184 of these couples received the standard questionnaire and 127 received the Relationship Histories Calendar questionnaire.
Unfortunately, as the data are in the final stages of entry and cleaning (we expect this process to be finalized in early October, 2007), we are unable to present preliminary results in this abstract. Below, however, we describe the three types of analyses we can and will pursue in the full paper.
First, using the full sample of 1629 male and female respondents, we will compare aggregate differences in men’s and women’s reported relationship histories over the previous ten years. Table 1 will examine differences by sex along the following
Table 1. Aggregate differences in men’s and women’s relationship histories.
Patterns in romantic and sexual partnerships Total number of romantic partnerships Total number of sexual partnerships Level of concurrency or serial monogamy Length of relationships Timing of relationship relative to other life events (education, employment, migration, etc) Partner characteristics Age of partner Age difference between partner and respondent Ethnicity of partner Economic status of partner Educational attainment of partner Residence of partner Marital status of partner (if not spouse) Relationship aspirations and perceptions Reasons for entering relationships Reasons for ending relationships Familiarity with partner prior to relationship Type of relationship (casual, boyfriend/girlfriend, fiancé(e), spouse) Marital aspirations (at the beginning and end of relationship) Sexual behaviors Ever had sex in relationship Interval between the beginning of relationship and first sex Frequency of sex within relationship Duration sexually active within relationship Condom use within relationship Perceptions of partners’ sexual exclusivity In the initial comparison between men’s and women’s reports about their relationships, the unit of analysis for partner characteristics, relationship aspirations, and sexual behaviors will be each relationship. Additional analyses will control for multiple relationships per respondent and examine variation in relationship characteristics and sexual behaviors by partnership type within respondents.
Our second set of analyses will assess which of the recent partnerships were nominated by the respondent and among those nominated, which were interviewed. Following each interview, the respondent was asked whether he or she would be willing to nominate one or more of his or her recent partners to be interviewed for our study. We will first determine the percentage of eligible partners who were nominated by the respondent to be interviewed and then estimate the proportion of those nominated who were ultimately interviewed. Table 2 will carefully assess biases with respect to both the nomination and interviewing of partners. For example, we will examine whether respondents are more likely to nominate their more “serious” relationships (i.e. are they more likely to nominate their fiancée than their girlfriend). We will also evaluate whether respondents involved in sexually exclusive relationships are more likely to nominate their partners.
Finally, we will examine who is more likely to be interviewed. In other words, did the probability of interviewing a particular partner depend on the type or duration of the relationship or other characteristics of the partner, like their age, marital status, and ethnicity?
After addressing these issues of selection, we will then examine the relationship histories of matched couples more closely. Below are the relationship histories of three sets of matched couples. Figure 1 shows the life-histories and relationship histories of the first matched-couple, which consists of a 27 year old Luo man and a 19 year old Luo woman.
He completed his university degree in February 2006 and is currently working as a salesman, while she is currently enrolled in a nearby university. While the man has had three previous sexual partnerships, ranging from a one-night-stand, to a dating partner, to a serious relationship, this is the first partnership of any type for the woman. The woman believes that her male partner does not have any other partners, though she admits that she really cannot be sure. The man, however, reported having an on-going relationship with a “serious girlfriend,” although the relationship is currently plutonic. For the majority of their relationship (all but the first month), the man is certain that the woman has not other partners and this is consistent with her own reports. Both members of the dyad agree that it is a non-sexual dating relationship and that the relationship is still ongoing. While the man began the relationship because he was physically attracted to the woman, she began dating him because she liked his personality. Neither member appears to be seriously considering marriage. Somewhat encouragingly, both the man and the woman report having had an HIV test shortly before their relationship began.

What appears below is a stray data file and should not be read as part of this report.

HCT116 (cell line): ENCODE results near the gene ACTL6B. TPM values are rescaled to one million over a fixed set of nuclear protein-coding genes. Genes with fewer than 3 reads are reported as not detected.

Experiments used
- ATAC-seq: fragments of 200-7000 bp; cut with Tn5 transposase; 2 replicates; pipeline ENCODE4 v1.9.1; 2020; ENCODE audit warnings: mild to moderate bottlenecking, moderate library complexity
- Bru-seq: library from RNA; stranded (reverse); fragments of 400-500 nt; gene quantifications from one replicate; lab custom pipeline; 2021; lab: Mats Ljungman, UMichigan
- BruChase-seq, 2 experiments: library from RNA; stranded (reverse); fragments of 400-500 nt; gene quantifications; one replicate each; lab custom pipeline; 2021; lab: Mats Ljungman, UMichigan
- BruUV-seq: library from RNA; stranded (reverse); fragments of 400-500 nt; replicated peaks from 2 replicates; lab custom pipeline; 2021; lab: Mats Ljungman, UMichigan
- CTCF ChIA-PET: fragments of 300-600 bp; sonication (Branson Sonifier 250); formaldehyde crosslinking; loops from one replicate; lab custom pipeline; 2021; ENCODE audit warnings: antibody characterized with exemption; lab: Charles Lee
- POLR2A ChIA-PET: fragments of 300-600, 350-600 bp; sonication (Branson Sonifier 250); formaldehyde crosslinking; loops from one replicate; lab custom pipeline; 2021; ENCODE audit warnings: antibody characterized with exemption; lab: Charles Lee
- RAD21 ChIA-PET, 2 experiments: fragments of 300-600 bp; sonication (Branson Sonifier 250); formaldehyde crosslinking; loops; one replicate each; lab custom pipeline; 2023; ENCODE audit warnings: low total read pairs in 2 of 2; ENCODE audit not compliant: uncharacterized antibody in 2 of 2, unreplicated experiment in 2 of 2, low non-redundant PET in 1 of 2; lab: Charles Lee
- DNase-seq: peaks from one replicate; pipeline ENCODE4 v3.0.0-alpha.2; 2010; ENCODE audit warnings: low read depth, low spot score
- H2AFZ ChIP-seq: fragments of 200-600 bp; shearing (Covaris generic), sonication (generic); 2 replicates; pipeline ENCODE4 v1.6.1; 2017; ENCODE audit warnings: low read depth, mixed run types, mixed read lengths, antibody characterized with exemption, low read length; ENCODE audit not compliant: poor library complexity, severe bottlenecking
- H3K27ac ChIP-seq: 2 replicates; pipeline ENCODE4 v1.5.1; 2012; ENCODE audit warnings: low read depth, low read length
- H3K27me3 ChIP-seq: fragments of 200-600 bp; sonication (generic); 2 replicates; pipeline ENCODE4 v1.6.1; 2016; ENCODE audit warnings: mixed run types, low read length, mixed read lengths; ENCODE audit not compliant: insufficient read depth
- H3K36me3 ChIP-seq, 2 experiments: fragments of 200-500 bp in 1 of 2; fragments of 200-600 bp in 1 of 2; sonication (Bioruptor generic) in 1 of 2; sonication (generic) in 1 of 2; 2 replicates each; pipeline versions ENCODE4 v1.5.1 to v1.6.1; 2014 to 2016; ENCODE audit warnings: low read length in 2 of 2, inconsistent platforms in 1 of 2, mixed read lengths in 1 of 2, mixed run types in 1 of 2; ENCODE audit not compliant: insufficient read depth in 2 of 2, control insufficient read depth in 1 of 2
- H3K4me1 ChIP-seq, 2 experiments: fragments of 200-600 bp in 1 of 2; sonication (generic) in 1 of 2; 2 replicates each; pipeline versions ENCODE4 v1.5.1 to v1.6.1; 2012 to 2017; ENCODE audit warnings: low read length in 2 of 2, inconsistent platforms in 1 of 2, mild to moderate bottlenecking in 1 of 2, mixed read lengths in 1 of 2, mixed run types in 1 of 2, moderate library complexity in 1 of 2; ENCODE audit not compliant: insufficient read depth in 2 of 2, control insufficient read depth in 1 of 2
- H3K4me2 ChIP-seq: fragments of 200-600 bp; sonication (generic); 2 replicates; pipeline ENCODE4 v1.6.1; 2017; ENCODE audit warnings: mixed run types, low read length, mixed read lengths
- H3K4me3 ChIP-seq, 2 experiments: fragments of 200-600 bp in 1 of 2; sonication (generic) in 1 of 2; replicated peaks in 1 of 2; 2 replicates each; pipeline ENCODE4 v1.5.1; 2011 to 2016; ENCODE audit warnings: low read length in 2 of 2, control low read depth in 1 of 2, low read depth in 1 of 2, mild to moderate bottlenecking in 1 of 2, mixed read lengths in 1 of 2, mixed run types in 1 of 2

(insert Figure 1: Matched Couple #1 about here) In the second couple, both the Luhya man (aged 21) and the Luo woman (aged 19) report having had a total of five sexual partners each, all within the last three years and many of them concurrent. In their current matched partnership, the female considers the male to be a serious partner and she is sexually exclusive, while the male refers to the female as a causal partner and has another concurrent partner, whom he says he is dating. The woman said that she did not know whether he had other partners, while the man stated that he was certain she had no other partners. Despite multiple concurrent partners, the man has never been tested for HIV, while the woman was tested within the last six months. The man reports having slightly more regular sex and claims that condoms are always used, while the woman indicates that condoms are “mostly” used. She claims that she is in love with him, while he stated that the primary reason he is with her is because she is physically attractive. Neither member, however, reports wishing to marry this particular partner. Both the man and the woman left school before completing their secondary education and neither of them is currently working or holding a formal job.
(insert Figure 2: Matched Couple #2 about here) The final matched partnership (Figure 3) is a sexual dating relationship between a 22 year old male butcher and a 22 year old female, who works as househelp. Both members of this couple are Kikuyu. In this relationship the man reports a slightly shorter duration of sexual activity, yet both agree that they have sex about one to four times a month and always use a condom. While the butcher would have wanted to marry both of his previous partners, he does not wish to marry this particular current partner. In contrast, she would like to marry him. Finally, we find that while both the man and the woman have had previous sexual relationship, they are currently mutually sexually exclusive.
Interestingly, the woman reports that she is certain that he has no other partners, while he states that he simply doesn’t know whether she is being monogamous.